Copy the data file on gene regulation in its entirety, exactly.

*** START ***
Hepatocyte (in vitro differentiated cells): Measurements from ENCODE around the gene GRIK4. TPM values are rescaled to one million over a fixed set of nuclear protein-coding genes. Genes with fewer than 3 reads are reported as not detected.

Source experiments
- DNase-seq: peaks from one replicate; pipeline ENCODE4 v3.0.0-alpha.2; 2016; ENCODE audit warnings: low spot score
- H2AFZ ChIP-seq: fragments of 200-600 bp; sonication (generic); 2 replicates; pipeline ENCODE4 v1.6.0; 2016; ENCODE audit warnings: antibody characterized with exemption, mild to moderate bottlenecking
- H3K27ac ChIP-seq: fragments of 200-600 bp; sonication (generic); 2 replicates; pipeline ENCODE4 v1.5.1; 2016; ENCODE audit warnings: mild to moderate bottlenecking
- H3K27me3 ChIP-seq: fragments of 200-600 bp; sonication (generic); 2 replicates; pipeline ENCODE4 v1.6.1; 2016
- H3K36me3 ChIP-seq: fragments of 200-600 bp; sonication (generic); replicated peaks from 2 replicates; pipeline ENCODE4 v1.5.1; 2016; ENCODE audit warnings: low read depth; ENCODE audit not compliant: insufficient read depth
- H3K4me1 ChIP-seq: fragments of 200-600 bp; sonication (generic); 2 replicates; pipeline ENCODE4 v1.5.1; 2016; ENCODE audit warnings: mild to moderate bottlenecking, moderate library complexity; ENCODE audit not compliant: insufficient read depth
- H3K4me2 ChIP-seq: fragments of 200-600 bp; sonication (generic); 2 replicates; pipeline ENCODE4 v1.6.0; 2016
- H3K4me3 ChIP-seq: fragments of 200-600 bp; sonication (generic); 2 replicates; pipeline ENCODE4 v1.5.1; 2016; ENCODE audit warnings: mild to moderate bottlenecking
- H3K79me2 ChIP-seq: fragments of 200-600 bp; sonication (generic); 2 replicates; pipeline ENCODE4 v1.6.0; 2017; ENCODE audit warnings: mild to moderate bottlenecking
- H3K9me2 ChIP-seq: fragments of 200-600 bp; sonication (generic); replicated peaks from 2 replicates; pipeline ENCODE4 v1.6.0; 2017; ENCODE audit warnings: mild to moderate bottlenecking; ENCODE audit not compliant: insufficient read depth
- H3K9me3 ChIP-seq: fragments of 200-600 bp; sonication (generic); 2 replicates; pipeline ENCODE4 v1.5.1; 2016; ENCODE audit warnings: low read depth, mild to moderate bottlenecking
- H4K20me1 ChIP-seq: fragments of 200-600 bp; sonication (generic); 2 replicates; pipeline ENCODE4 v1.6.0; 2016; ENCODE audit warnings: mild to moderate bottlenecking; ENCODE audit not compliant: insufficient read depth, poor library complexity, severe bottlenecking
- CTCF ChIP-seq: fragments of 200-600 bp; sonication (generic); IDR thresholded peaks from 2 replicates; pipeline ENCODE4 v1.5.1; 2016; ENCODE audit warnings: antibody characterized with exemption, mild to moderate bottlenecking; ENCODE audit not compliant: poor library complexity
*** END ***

Hepatocyte (in vitro differentiated cells): Measurements from ENCODE around the gene GRIK4. TPM values are rescaled to one million over a fixed set of nuclear protein-coding genes. Genes with fewer than 3 reads are reported as not detected.

Source experiments
- DNase-seq: peaks from one replicate; pipeline ENCODE4 v3.0.0-alpha.2; 2016; ENCODE audit warnings: low spot score
- H2AFZ ChIP-seq: fragments of 200-600 bp; sonication (generic); 2 replicates; pipeline ENCODE4 v1.6.0; 2016; ENCODE audit warnings: antibody characterized with exemption, mild to moderate bottlenecking
- H3K27ac ChIP-seq: fragments of 200-600 bp; sonication (generic); 2 replicates; pipeline ENCODE4 v1.5.1; 2016; ENCODE audit warnings: mild to moderate bottlenecking
- H3K27me3 ChIP-seq: fragments of 200-600 bp; sonication (generic); 2 replicates; pipeline ENCODE4 v1.6.1; 2016
- H3K36me3 ChIP-seq: fragments of 200-600 bp; sonication (generic); replicated peaks from 2 replicates; pipeline ENCODE4 v1.5.1; 2016; ENCODE audit warnings: low read depth; ENCODE audit not compliant: insufficient read depth
- H3K4me1 ChIP-seq: fragments of 200-600 bp; sonication (generic); 2 replicates; pipeline ENCODE4 v1.5.1; 2016; ENCODE audit warnings: mild to moderate bottlenecking, moderate library complexity; ENCODE audit not compliant: insufficient read depth
- H3K4me2 ChIP-seq: fragments of 200-600 bp; sonication (generic); 2 replicates; pipeline ENCODE4 v1.6.0; 2016
- H3K4me3 ChIP-seq: fragments of 200-600 bp; sonication (generic); 2 replicates; pipeline ENCODE4 v1.5.1; 2016; ENCODE audit warnings: mild to moderate bottlenecking
- H3K79me2 ChIP-seq: fragments of 200-600 bp; sonication (generic); 2 replicates; pipeline ENCODE4 v1.6.0; 2017; ENCODE audit warnings: mild to moderate bottlenecking
- H3K9me2 ChIP-seq: fragments of 200-600 bp; sonication (generic); replicated peaks from 2 replicates; pipeline ENCODE4 v1.6.0; 2017; ENCODE audit warnings: mild to moderate bottlenecking; ENCODE audit not compliant: insufficient read depth
- H3K9me3 ChIP-seq: fragments of 200-600 bp; sonication (generic); 2 replicates; pipeline ENCODE4 v1.5.1; 2016; ENCODE audit warnings: low read depth, mild to moderate bottlenecking
- H4K20me1 ChIP-seq: fragments of 200-600 bp; sonication (generic); 2 replicates; pipeline ENCODE4 v1.6.0; 2016; ENCODE audit warnings: mild to moderate bottlenecking; ENCODE audit not compliant: insufficient read depth, poor library complexity, severe bottlenecking
- CTCF ChIP-seq: fragments of 200-600 bp; sonication (generic); IDR thresholded peaks from 2 replicates; pipeline ENCODE4 v1.5.1; 2016; ENCODE audit warnings: antibody characterized with exemption, mild to moderate bottlenecking; ENCODE audit not compliant: poor library complexity